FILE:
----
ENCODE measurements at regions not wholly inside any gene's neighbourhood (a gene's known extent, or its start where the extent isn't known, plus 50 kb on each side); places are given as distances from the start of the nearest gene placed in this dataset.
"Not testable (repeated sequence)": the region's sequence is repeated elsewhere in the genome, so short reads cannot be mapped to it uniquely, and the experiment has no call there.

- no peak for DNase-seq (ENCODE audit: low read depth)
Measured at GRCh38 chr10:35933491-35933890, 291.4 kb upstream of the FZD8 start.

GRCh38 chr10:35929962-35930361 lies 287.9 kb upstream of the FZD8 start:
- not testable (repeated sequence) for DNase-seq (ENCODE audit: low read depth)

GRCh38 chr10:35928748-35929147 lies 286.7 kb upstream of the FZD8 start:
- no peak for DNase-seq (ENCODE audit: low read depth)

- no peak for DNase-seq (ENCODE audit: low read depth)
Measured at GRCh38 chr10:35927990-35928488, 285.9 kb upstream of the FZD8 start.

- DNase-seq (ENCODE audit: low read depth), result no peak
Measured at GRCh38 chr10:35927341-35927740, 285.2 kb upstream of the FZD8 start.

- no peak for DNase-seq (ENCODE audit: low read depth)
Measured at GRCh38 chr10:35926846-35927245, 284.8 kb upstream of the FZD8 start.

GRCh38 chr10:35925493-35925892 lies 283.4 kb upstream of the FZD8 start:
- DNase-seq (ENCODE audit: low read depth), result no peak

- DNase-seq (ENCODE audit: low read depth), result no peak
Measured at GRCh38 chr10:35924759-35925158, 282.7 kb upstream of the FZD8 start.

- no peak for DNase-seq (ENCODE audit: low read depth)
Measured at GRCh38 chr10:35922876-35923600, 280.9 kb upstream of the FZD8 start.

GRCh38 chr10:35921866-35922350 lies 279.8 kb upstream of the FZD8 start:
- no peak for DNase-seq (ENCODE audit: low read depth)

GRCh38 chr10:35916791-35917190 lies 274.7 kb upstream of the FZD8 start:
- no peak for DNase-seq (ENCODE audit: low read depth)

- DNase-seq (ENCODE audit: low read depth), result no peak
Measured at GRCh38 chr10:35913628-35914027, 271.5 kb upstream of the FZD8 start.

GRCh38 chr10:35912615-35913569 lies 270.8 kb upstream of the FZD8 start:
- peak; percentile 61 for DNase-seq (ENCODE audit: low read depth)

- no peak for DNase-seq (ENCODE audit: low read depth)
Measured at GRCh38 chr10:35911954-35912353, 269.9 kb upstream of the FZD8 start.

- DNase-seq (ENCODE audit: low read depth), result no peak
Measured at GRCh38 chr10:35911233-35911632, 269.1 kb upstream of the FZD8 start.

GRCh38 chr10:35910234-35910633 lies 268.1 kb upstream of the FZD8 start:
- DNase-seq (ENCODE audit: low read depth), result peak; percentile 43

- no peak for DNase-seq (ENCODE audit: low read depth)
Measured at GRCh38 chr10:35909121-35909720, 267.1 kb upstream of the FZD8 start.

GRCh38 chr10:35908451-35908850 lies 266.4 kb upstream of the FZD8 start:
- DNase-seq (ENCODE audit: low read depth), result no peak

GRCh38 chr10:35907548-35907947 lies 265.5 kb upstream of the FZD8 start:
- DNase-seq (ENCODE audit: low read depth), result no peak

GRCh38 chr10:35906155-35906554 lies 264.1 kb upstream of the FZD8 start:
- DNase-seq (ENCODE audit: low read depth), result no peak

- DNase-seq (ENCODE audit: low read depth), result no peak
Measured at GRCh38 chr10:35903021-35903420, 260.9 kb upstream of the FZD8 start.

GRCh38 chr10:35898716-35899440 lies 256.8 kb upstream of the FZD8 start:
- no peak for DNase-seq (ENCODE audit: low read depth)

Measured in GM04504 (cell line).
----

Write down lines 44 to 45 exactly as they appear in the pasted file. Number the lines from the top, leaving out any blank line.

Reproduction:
Measured at GRCh38 chr10:35903021-35903420, 260.9 kb upstream of the FZD8 start.

GRCh38 chr10:35898716-35899440 lies 256.8 kb upstream of the FZD8 start: